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At least temporarily, government support measures in response to the Covid-19 pandemic helped narrow income inequality in Canada, as the lowest income households benefited most, according to a new report from Statistics Canada.

The national statistical agency reported that disposable income for the lowest income households rose most significantly over the first three quarters of 2020.

“Although the everyday experiences of particular households may have differed, on average, the gap in household disposable income between the lowest and highest income earners declined in 2020,” StatsCan said.

The lowest 20% of households in terms of income saw their share of disposable income rise from 6.1% in the first quarter to 7.2% in the second quarter of 2020, it reported.

Over the same time frame, households in the highest 20% saw their share of income decline from 40.1% to 37.7%.

StatsCan said the shift in income distribution came as government support measures exceeded lost income.

Had the federal government not introduced those support measures, overall household disposable income would have dropped by 3.6% in the second quarter, StatsCan said.

“The largest declines would have occurred for middle- and lower-income earners, as well as younger households,” it said.

Instead, the agency found that, as the economy began recovering in the third quarter of 2020, lower-income households largely held on to their gains from the second quarter, while high-income households experienced “relatively muted gains” in their disposable income in Q3.

In dollar terms, middle-income households gained the most from the government support measures, StatsCan reported. “On average they gained roughly $2,500 more [in government supports] than they lost [to decreased wages and self-employment income],” it said.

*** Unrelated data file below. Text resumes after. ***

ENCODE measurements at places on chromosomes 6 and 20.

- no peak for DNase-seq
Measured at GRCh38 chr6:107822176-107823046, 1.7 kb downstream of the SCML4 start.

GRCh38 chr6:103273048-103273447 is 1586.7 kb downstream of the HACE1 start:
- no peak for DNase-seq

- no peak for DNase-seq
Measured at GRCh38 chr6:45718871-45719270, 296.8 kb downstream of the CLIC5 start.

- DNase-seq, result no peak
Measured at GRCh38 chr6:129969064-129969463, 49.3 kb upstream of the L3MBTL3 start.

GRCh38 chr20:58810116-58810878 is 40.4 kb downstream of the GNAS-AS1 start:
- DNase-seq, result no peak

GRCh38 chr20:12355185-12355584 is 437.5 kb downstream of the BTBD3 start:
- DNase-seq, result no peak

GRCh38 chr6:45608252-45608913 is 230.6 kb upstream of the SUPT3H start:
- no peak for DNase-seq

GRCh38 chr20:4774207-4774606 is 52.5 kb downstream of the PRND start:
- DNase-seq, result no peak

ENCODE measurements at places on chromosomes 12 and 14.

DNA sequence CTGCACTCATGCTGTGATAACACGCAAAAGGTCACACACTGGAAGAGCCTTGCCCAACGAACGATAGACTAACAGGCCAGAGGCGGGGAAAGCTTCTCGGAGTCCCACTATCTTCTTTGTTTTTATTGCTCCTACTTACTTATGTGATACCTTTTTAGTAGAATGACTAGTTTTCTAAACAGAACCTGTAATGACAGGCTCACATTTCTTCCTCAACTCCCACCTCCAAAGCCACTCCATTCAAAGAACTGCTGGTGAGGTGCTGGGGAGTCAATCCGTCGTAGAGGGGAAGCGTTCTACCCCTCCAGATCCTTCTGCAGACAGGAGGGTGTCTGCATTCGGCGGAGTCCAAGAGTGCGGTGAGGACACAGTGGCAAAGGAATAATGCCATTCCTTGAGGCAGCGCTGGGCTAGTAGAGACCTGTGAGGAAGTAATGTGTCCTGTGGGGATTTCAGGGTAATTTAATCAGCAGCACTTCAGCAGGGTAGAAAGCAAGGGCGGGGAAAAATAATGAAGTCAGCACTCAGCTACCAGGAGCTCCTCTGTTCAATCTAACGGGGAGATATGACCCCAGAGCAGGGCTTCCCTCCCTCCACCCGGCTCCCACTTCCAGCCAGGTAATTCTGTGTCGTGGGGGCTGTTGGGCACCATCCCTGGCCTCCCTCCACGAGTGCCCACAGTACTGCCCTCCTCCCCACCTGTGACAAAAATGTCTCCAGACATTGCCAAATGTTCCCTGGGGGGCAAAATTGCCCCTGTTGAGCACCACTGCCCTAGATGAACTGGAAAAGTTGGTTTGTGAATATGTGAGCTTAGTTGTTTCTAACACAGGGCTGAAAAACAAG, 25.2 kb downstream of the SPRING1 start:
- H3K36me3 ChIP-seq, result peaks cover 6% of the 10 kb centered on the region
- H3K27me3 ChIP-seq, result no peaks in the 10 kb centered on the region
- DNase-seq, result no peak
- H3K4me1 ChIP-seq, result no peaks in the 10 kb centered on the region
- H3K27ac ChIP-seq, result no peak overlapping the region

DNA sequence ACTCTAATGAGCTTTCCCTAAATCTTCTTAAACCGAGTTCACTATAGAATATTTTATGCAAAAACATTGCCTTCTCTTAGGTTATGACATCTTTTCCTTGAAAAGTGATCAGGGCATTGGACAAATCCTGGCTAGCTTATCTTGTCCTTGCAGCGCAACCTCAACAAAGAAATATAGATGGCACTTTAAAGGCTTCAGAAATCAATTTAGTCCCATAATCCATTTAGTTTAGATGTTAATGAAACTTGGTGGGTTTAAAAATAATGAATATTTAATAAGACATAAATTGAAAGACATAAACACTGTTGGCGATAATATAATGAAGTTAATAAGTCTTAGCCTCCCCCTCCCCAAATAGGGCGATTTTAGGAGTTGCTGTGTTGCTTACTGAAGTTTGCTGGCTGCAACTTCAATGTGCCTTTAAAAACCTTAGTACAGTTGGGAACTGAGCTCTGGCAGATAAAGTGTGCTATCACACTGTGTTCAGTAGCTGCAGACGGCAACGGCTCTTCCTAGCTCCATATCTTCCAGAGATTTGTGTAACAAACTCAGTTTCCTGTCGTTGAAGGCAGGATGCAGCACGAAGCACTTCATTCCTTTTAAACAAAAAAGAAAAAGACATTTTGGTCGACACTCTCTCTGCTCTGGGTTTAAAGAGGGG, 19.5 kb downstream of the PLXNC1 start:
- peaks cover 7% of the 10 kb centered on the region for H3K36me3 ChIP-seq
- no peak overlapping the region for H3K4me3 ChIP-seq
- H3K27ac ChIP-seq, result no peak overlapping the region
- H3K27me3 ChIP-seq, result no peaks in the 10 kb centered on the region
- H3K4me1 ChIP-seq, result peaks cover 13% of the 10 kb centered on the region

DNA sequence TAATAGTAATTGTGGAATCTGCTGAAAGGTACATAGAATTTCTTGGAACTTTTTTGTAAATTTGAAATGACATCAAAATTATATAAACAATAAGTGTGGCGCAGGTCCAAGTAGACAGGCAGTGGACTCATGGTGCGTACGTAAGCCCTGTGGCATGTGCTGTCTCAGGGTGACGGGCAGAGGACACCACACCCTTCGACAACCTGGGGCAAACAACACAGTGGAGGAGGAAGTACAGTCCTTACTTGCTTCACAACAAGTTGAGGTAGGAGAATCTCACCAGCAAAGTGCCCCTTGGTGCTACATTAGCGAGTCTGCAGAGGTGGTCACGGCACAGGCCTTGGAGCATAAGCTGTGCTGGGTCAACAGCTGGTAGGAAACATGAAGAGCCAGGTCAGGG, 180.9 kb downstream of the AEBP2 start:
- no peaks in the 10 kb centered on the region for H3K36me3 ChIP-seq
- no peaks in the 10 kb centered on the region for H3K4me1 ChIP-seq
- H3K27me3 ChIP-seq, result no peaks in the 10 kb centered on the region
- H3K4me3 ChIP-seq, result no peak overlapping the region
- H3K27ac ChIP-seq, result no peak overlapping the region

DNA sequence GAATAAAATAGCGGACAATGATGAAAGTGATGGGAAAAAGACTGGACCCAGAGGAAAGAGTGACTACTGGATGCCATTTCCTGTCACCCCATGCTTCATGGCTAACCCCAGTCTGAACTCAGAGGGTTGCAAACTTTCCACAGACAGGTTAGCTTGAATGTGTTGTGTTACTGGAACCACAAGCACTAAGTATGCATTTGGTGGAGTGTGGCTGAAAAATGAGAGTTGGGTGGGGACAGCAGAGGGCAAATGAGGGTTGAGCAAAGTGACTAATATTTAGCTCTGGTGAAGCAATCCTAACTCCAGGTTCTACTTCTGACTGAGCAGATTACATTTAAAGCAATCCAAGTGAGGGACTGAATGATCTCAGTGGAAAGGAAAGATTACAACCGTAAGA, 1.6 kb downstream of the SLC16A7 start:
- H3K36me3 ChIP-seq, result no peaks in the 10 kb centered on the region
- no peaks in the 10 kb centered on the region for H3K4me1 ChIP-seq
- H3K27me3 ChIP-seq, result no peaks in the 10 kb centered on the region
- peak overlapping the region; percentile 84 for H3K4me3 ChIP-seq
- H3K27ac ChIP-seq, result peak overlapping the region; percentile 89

Yet, the effect of the supports was most meaningful for lower-income households.

“Although a larger proportion of the total value of government Covid-19 support measures went to middle- and upper-income earners and middle-aged households, the impact of the benefits was greater for lower-income and younger households,” StatsCan reported.

For the lowest income households, government support measures accounted for 16.4% of disposable income in the first three quarters of 2020, compared with 4.3% for the highest income households.

Additionally, the lowest income households saw the strongest increase in their net worth in 2020, StatsCan reported.

Household wealth for the lowest 20% of income earners rose by 6.3% (in the third quarter of 2020 relative to 2019), compared with 4.8% for the highest income households.

“Gains in net worth for the lowest income households occurred as increases in the value of their real estate holdings outweighed increases in the value of mortgage debt acquisitions, while they reduced their non-mortgage debt balances more than higher-income households,” StatsCan said.

Indeed, non-mortgage debt declined by 1.8% on average for low-income households in the third quarter, whereas for high-income households, debt declined by an average 1%.

For high-income households, financial market volatility was a bigger driver of wealth shifts in 2020, StatsCan noted.